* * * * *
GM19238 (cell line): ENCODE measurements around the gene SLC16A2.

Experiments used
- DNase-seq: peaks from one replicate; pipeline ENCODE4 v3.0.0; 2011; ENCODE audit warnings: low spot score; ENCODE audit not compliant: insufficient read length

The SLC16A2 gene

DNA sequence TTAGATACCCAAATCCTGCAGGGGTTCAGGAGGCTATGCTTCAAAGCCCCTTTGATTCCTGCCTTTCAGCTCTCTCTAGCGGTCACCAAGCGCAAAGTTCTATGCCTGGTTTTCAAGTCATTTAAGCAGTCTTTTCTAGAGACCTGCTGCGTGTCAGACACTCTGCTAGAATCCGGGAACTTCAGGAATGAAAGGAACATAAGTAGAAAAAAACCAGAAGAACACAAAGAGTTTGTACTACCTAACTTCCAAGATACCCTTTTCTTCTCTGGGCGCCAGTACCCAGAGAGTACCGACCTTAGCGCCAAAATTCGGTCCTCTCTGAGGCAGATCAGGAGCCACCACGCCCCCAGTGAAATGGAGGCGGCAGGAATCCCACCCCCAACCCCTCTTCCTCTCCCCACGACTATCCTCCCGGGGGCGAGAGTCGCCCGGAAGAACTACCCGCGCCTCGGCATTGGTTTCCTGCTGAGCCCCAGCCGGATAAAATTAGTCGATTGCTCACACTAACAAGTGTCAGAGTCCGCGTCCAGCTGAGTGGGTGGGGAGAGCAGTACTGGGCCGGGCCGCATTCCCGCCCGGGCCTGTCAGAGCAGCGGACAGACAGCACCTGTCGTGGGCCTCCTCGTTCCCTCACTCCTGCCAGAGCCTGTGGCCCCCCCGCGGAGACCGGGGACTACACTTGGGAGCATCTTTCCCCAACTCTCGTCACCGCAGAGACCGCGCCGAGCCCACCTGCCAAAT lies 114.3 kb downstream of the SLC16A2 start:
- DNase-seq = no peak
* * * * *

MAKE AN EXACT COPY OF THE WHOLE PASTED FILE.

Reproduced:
GM19238 (cell line): ENCODE measurements around the gene SLC16A2.

Experiments used
- DNase-seq: peaks from one replicate; pipeline ENCODE4 v3.0.0; 2011; ENCODE audit warnings: low spot score; ENCODE audit not compliant: insufficient read length

The SLC16A2 gene

DNA sequence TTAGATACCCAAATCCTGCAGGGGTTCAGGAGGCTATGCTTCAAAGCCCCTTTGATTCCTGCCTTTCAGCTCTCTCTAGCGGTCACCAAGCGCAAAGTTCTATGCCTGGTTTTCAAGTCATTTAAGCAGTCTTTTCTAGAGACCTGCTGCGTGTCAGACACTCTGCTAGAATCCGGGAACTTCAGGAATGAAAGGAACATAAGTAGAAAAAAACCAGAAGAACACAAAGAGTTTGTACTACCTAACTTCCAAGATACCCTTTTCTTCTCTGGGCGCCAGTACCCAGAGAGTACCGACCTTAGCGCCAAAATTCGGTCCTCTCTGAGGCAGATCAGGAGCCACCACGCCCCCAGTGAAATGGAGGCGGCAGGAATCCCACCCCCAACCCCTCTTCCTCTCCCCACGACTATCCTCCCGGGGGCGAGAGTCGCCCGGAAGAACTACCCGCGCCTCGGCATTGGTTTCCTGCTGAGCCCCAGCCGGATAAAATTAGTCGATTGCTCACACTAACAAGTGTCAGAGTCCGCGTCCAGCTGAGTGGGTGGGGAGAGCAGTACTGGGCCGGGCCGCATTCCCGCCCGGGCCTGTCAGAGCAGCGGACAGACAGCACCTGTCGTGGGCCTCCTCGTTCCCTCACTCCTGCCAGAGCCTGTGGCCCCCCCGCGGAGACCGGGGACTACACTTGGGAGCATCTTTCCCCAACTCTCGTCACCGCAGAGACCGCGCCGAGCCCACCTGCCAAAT lies 114.3 kb downstream of the SLC16A2 start:
- DNase-seq = no peak